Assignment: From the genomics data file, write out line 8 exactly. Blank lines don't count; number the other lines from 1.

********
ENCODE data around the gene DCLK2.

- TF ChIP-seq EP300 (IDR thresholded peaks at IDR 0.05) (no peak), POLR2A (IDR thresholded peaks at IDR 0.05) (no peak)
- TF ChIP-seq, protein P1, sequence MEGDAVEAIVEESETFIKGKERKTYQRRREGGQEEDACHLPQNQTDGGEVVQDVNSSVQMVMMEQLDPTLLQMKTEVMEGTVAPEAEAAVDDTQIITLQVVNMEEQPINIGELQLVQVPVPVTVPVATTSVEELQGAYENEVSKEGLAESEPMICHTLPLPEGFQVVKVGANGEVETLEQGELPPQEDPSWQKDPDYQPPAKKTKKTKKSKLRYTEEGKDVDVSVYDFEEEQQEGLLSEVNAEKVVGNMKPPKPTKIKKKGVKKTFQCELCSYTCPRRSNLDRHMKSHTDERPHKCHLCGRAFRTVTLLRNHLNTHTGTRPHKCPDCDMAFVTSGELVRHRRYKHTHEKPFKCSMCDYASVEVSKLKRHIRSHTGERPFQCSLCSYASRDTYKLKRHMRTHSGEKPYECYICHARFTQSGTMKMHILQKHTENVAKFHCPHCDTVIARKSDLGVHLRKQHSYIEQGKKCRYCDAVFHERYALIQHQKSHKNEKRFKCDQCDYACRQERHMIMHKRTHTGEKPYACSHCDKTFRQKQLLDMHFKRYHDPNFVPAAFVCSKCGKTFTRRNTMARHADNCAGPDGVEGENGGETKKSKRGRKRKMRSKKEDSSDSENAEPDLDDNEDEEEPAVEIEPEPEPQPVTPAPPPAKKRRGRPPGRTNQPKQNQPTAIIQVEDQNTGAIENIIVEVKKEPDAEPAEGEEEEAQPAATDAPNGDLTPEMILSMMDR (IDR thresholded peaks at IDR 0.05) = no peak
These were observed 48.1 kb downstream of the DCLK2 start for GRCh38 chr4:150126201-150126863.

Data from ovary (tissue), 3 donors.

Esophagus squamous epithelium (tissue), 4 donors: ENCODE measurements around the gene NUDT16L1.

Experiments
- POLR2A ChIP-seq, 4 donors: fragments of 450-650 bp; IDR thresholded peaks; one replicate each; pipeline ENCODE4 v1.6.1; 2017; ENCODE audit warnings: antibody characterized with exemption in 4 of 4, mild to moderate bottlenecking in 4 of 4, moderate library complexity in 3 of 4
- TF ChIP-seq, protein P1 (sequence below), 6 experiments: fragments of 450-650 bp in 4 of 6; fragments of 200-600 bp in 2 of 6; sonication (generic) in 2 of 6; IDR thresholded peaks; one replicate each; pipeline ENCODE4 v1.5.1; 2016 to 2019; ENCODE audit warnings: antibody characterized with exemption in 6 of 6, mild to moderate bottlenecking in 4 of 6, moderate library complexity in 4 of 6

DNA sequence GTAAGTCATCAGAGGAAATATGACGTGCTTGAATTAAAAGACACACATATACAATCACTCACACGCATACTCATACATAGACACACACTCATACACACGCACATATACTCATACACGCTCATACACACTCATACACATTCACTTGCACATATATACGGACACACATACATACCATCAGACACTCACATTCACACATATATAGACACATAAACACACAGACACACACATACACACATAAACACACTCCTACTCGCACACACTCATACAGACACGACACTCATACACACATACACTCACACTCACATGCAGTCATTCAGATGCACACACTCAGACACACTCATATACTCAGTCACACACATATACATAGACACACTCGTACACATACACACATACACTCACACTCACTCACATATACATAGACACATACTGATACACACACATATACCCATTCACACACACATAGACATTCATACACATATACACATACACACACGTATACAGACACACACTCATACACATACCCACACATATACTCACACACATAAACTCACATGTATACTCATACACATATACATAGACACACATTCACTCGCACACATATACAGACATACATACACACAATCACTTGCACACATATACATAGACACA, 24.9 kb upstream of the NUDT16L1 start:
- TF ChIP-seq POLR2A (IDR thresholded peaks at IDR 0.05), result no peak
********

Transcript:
- POLR2A ChIP-seq, 4 donors: fragments of 450-650 bp; IDR thresholded peaks; one replicate each; pipeline ENCODE4 v1.6.1; 2017; ENCODE audit warnings: antibody characterized with exemption in 4 of 4, mild to moderate bottlenecking in 4 of 4, moderate library complexity in 3 of 4